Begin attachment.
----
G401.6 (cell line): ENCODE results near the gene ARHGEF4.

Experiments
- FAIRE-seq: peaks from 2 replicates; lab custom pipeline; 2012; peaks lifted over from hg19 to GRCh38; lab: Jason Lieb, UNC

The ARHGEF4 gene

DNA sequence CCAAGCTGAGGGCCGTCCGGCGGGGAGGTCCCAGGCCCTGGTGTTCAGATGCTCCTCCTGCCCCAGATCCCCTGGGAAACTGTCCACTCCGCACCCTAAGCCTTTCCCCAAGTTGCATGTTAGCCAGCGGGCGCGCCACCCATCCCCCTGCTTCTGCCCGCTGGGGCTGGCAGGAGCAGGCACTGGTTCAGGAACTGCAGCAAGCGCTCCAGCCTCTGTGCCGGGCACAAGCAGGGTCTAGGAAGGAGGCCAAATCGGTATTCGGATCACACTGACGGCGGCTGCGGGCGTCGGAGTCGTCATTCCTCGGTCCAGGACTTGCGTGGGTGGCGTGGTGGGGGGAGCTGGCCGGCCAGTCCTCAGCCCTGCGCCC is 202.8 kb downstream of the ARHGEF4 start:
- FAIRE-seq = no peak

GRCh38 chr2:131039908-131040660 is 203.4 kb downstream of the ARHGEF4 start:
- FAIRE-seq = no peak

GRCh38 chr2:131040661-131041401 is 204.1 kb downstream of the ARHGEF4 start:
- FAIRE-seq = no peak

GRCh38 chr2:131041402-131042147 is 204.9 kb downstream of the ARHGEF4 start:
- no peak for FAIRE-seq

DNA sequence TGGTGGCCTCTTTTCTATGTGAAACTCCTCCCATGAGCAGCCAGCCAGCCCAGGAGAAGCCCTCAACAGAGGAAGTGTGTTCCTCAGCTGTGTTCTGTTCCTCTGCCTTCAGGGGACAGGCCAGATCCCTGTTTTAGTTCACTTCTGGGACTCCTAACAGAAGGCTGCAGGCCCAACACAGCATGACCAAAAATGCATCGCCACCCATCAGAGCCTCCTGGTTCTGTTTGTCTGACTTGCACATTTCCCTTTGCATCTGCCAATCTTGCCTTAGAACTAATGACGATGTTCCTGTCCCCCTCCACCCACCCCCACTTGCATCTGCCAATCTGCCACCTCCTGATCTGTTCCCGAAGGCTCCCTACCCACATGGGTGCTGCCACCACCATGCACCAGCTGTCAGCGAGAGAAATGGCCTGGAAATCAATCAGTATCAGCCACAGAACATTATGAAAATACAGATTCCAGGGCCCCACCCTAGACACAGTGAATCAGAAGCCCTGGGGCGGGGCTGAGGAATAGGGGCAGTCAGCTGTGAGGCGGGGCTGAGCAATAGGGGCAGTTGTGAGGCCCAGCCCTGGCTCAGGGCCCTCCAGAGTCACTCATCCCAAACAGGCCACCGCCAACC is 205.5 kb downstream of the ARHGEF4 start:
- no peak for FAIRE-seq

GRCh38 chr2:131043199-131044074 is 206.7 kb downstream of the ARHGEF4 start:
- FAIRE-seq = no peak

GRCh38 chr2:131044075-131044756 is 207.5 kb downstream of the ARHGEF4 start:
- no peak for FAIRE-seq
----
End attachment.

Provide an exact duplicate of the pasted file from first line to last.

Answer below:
G401.6 (cell line): ENCODE results near the gene ARHGEF4.

Experiments
- FAIRE-seq: peaks from 2 replicates; lab custom pipeline; 2012; peaks lifted over from hg19 to GRCh38; lab: Jason Lieb, UNC

The ARHGEF4 gene

DNA sequence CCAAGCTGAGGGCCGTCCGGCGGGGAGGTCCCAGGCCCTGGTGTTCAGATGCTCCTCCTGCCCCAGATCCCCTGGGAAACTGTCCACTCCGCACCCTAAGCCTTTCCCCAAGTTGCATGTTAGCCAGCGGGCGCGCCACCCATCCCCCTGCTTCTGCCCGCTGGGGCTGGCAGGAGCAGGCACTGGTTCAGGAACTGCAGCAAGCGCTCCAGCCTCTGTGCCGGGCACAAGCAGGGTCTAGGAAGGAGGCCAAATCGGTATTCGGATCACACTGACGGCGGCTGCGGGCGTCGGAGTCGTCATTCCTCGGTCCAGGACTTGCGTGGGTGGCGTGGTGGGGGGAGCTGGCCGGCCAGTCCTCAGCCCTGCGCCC is 202.8 kb downstream of the ARHGEF4 start:
- FAIRE-seq = no peak

GRCh38 chr2:131039908-131040660 is 203.4 kb downstream of the ARHGEF4 start:
- FAIRE-seq = no peak

GRCh38 chr2:131040661-131041401 is 204.1 kb downstream of the ARHGEF4 start:
- FAIRE-seq = no peak

GRCh38 chr2:131041402-131042147 is 204.9 kb downstream of the ARHGEF4 start:
- no peak for FAIRE-seq

DNA sequence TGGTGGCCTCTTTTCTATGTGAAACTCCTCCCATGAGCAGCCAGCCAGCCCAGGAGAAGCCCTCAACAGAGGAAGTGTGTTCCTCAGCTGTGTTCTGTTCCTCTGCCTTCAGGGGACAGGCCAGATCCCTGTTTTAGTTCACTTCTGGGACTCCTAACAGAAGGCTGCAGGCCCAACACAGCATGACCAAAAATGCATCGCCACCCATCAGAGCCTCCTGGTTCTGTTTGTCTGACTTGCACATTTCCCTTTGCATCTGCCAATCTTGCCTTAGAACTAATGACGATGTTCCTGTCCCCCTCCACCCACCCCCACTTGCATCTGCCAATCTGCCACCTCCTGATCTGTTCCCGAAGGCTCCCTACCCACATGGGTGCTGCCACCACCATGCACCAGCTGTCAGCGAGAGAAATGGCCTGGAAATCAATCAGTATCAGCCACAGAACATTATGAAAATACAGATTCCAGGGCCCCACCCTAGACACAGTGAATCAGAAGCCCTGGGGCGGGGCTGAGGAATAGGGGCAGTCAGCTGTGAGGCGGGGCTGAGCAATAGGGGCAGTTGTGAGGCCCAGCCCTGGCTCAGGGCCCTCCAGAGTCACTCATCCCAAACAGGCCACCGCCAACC is 205.5 kb downstream of the ARHGEF4 start:
- no peak for FAIRE-seq

GRCh38 chr2:131043199-131044074 is 206.7 kb downstream of the ARHGEF4 start:
- FAIRE-seq = no peak

GRCh38 chr2:131044075-131044756 is 207.5 kb downstream of the ARHGEF4 start:
- no peak for FAIRE-seq